World Bank ban damages Chinese suitor’s chances

The recent signing of a free-trade agreement between China and Australia has made investing in Australian companies more attractive to Chinese buyers. But one Chinese construction company faces significant challenges as it tries to purchase one of Australia’s largest contracting businesses.

China Communications Construction Company (CCCC) is believed to be the front runner to purchase Leighton Holding’s John Holland Group. But CCCC is the successor to China Road and Bridge Corporation (CRBC), which was debarred by the World Bank in 2009 after an investigation suggested it had engaged in fraudulent conduct concerning road tenders in the Philippines. CCCC was itself banned in 2011 due to its relationship with CRBC.

CCCC’s ban from World Bank projects raises concerns for Australian government bodies seeking to award infrastructure projects. Amar Flora, Chief Operating Officer at the University of Sydney’s John Grill Centre for Project Leadership, has argued that Australian governments should be wary of foreign investors with chequered pasts in the industry.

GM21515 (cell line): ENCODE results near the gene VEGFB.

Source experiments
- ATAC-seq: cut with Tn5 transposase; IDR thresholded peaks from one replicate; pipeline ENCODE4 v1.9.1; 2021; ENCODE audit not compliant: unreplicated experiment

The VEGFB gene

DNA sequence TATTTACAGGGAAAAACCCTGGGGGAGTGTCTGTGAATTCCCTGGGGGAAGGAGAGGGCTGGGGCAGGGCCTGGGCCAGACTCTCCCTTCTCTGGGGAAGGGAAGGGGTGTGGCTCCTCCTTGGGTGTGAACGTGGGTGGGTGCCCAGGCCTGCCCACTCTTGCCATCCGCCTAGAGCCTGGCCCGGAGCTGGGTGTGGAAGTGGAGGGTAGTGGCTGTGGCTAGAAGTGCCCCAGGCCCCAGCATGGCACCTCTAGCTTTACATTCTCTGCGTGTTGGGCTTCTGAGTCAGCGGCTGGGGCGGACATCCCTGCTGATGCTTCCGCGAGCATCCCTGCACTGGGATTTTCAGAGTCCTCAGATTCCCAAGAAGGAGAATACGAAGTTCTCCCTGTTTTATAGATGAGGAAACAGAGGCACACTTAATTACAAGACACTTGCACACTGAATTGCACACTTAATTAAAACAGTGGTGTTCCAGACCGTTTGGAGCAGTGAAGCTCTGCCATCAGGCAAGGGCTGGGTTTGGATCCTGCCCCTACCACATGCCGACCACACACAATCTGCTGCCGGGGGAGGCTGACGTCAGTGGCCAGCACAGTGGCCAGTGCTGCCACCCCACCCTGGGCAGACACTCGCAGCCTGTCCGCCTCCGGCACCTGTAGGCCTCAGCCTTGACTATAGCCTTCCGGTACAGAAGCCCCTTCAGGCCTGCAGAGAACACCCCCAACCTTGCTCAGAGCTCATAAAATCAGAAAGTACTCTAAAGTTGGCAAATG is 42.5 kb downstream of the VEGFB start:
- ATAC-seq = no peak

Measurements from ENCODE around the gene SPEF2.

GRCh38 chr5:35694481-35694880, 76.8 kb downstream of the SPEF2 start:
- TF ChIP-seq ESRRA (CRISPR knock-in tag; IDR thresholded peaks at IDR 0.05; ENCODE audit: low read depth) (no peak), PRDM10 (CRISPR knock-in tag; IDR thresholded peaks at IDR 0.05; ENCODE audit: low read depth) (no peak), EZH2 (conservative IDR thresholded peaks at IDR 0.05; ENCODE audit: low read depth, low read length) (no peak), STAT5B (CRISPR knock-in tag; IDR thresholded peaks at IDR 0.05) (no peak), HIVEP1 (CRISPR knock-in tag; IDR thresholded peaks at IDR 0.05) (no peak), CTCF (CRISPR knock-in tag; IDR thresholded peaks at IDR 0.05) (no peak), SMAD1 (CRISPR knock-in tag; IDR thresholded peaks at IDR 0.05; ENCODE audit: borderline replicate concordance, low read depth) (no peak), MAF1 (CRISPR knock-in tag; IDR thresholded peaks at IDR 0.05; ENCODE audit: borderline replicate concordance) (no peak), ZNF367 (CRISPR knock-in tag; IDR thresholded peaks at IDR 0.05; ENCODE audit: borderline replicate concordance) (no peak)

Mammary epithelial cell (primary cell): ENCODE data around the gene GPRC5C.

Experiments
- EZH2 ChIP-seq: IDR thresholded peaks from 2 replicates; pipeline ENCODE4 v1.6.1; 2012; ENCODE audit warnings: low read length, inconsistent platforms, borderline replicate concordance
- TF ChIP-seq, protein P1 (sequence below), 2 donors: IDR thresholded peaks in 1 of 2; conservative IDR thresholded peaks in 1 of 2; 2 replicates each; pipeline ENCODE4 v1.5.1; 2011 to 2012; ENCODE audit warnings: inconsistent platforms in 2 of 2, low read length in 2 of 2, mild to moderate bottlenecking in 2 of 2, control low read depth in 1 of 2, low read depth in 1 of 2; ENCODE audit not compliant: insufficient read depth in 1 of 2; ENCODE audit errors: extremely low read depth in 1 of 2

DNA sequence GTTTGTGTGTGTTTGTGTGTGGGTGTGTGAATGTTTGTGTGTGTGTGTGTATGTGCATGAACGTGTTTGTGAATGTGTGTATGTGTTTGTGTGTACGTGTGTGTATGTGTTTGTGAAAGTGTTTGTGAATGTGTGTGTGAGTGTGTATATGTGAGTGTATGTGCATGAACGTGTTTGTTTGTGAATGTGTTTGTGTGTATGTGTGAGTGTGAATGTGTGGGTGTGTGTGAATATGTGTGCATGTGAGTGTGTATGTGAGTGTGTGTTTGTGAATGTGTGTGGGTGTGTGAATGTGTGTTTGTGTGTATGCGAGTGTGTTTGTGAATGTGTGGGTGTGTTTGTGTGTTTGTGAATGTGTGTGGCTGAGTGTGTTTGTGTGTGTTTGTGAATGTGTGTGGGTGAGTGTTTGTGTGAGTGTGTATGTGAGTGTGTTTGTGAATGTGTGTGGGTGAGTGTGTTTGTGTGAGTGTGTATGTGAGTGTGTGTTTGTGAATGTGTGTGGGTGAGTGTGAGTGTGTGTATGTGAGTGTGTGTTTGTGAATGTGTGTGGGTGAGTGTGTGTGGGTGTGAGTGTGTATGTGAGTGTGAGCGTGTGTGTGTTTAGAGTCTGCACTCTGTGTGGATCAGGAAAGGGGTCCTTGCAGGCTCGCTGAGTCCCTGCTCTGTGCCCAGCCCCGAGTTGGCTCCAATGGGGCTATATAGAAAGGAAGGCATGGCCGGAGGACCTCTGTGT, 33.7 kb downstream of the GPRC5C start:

According to the Financial Review, Mr Flora has asked, “Is the Australian government willing and capable of providing quality assurance on Chinese investment, and in ensuring that the Chinese investment complies with Australian regulatory frameworks?”

If CCCC wins its bid for John Holland, it is unlikely that the scrutiny of its past will stop any time soon. The case highlights the significant financial and reputational damage that can result from allegations of bribery and corruption, even if unproven.

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Source: Australian Financial Review